A patient sent to a skilled nursing facility for rehabilitation usually comes from the hospital, but as the health care system changes, more and more patients will be making choices outside of the acute care setting.
That includes decisions about rehab, and with that in mind, Centers Health Care recently launched a concierge rehab program designed to target short-term rehab residents who can preselect their rehab provider. The Good Outcomes (GO) program has been launched at five of Centers’ 50 owned facilities to date; the most recent was launched on January 16 at Centers’ Bannister Center in Providence, R.I.
“We know that the patients that can go home are going home,” Steve Carr, director of sales at Centers Health Care, told Skilled Nursing News. “And the patients that are being referred to SNFs are true rehab candidates. I think it’s important to show them that yes, we’ve got very comfortable facilities with great amenities, but we’ve also got the outcomes.”
Clinical capabilities and patient experience
Patient expectations for their skilled stay have changed rapidly, and the new baseline includes things like Wi-Fi and streaming services. Centers began seeing lots of requests related to video streaming and access to social media, Carr said, which led the Bronx, N.Y.-based post-acute chain to re-examine the rehab and recovery experience.
Centers targets select facilities for the GO program, which involves retrofitting the existing plants, adding new tools to track patient outcomes, and hiring new positions. The units range in size from 20 to 40 beds.
“It all starts with the renovation project, where we’re doing everything we can to make the physical surroundings better,” Carr said. “That includes the rooms, the gyms, and the common areas. What we didn’t want to do with GO is renovate a unit and say, ‘We have a brand new rehab unit, come to this Centers location!’ We really focused on the criteria we thought would drive the outcomes, those two being clinical and experience.”
On the clinical side, the GO program features an attending physician available five days per week and a registered nurse available 24 hours a day, according to Centers. The program also has specialists available for individual cases.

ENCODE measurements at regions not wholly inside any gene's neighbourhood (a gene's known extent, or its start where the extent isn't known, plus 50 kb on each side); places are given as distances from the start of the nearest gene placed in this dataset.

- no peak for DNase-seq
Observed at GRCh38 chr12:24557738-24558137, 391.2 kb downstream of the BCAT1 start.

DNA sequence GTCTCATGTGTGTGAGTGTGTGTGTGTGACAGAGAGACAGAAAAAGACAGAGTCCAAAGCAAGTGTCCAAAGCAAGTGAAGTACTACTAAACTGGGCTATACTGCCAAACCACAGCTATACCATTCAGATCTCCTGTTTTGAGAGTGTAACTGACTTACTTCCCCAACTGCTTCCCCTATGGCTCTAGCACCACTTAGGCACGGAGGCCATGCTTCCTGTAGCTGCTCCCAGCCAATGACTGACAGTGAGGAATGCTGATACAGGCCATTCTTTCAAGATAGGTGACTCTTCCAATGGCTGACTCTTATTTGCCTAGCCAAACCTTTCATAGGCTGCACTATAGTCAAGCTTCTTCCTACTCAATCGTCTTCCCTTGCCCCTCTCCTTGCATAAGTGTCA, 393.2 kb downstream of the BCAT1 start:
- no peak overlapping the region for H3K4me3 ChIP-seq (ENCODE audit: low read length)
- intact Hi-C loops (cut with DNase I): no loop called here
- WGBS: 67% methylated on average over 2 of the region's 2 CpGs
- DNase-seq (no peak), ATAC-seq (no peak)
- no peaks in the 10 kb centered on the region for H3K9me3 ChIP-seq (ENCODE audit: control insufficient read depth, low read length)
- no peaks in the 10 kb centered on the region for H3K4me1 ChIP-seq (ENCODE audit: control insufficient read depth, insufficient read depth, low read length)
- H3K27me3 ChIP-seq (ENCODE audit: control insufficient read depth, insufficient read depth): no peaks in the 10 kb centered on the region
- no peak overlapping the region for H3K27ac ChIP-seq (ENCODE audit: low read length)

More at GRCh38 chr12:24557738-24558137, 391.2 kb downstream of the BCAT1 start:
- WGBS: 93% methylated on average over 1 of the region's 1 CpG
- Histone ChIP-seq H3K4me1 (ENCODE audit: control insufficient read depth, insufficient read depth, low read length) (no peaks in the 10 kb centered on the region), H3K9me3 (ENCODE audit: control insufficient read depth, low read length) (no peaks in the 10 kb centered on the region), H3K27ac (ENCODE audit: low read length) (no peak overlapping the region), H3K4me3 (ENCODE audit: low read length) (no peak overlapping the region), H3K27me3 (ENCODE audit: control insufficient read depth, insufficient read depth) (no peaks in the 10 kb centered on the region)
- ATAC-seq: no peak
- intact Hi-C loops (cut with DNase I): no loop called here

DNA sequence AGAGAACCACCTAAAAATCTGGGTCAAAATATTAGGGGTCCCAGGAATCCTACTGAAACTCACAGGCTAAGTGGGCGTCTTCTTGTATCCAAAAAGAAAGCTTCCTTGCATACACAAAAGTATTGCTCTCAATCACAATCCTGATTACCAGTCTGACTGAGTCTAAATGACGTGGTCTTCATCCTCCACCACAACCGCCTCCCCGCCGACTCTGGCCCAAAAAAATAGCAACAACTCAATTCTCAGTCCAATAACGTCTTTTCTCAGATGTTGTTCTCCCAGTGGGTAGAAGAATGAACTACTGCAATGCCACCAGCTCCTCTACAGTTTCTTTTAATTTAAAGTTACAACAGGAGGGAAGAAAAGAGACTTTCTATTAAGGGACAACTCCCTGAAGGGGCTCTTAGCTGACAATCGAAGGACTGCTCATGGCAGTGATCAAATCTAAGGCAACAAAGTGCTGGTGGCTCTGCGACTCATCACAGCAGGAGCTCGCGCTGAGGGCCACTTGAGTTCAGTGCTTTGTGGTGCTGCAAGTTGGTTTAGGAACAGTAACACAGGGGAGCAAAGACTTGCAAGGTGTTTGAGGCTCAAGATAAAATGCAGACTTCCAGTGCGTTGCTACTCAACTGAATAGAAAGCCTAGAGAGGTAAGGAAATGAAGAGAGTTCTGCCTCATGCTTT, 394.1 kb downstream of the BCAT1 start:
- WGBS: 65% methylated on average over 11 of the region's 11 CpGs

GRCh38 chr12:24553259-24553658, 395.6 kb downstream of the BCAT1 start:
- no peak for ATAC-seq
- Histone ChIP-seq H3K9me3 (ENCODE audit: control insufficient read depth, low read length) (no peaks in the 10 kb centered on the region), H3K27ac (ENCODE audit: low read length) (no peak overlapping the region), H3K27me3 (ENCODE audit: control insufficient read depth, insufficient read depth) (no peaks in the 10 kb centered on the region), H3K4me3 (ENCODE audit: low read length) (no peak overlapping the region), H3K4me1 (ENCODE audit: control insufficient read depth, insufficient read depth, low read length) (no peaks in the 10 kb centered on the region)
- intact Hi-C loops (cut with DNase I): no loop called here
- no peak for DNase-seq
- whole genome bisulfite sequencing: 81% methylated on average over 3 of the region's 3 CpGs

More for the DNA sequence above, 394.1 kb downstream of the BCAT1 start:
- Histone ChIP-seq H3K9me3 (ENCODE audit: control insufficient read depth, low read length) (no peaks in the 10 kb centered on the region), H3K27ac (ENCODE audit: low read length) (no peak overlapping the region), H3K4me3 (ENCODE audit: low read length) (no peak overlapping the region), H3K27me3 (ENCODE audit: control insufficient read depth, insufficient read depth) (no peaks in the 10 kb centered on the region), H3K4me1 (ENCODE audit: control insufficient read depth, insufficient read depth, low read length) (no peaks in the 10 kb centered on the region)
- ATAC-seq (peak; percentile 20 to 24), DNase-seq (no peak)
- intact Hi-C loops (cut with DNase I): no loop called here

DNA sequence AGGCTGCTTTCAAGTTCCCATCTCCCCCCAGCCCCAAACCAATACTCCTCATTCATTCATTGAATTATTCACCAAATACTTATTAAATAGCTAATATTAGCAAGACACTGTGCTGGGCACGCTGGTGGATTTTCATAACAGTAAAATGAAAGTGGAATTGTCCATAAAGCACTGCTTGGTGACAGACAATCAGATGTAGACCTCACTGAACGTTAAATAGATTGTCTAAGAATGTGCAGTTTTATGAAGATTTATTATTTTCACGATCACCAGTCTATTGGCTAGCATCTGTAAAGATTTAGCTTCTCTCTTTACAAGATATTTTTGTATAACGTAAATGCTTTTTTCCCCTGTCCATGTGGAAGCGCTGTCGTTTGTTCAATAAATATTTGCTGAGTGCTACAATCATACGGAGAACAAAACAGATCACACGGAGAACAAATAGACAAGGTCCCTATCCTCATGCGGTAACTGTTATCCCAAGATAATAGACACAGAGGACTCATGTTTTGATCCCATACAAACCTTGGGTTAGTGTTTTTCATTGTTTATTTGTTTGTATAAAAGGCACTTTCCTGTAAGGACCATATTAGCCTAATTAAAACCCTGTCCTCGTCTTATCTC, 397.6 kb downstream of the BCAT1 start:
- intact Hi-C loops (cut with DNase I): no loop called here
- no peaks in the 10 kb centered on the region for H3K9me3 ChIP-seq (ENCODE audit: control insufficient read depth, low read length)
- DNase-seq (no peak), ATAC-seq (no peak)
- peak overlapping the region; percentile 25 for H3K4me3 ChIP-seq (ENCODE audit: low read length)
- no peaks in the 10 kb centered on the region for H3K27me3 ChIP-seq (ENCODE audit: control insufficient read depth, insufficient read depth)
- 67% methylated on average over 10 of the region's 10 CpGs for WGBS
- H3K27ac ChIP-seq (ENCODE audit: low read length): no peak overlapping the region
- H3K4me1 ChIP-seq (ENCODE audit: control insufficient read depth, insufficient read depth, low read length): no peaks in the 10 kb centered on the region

“The first thing we focused on was RN coverage around the clock in all our GO programs,” Carr told SNN. “The second thing we really targeted was the therapy departments and what we could give our therapy teams in terms of technology.”
Those include the Jintronix biofeedback system and Uniform Data System for Medical Rehabilitation software, both of which facilitate tracking the functioning and outcomes of rehab patients, Carr said.
“We want to benchmark not only against skilled nursing, but against the top inpatient rehab facilities in the country,” he said. “So as patients are confronted with the reality that care is being pushed to a lower cost-setting … we want to be able to show them in the end that outcomes are comparable to what you’re able to receive at the top rehabilitation hospitals in the country.”
To make sure patient expectations for the stay experience are met, the program also provides enhanced menus and higher-end coffee — which in most markets is Starbucks — Netflix in all patient rooms, Chromebooks and tablets available for patients in the GO program, and social hours each night.
“There’s a movement to say SNFs are some type of resort or hotel, and that’s not accurate,” Carr said. “That’s not who we are. We as SNFs are in the business of helping people get better, but that doesn’t mean that we couldn’t implement amenities that are in hotels and resorts.”
Investing in a changing world
Centers isn’t the only company seeking to weather the changes in the skilled nursing world through higher-end rehab services: Companies like Plum Healthcare and Ignite Medical Resorts have made pushes in recent months to build new, resort-style facilities for Medicare-eligible patients, which bring in higher per-day reimbursements than their long-term Medicaid counterparts.
But unlike those operators, Centers has focused on converting its existing physical plants. Adding the GO program at a facility first entails filling RN positions if necessary, potentially boosting the building’s staffing budget. The program also includes a dedicated concierge, which is a new position for Centers, Carr said. The dietary department is also affected, because of the enhanced menu — from which anyone at the GO location can order, even if they aren’t in the unit.
“We found ourselves really having to evaluate the talent in our kitchens to make sure we had the talent to produce the menu,” he said.
Without counting the the costs of the therapy technology and the nursing, getting a GO program off the ground at a Centers facility can be done for roughly $25,000 to $30,000, Carr said. But the services such as Netflix, Starbucks coffee and Chromebooks and tablets aren’t free either, he added.
When Centers’ management identifies a property — through examining such metrics as current outcomes and ratings — as a location for the GO program, it takes about 90 days to prepare for an internal launch and then another 30 days to make sure the logistics of the program are in place. Once any hitches in the program are smoothed over, Centers starts introducing it to hospitals, physicians and payors.
Centers assesses the program’s success by net admission volume, which is up 8% at the facilities where the program has been implemented. Management hopes to have 10 to 12 locations with GO offerings by the end of 2019, Carr said.
And though it’s not clear how the reimbursement world will shake out as the Patient-Driven Payment Model is implemented, he is confident that the program will serve to set Centers apart from competitors in the area.
“To show patients concretely that with patients similar to them, this is what we’ve been able to do – it will lead to more people choosing us than not,” Carr said.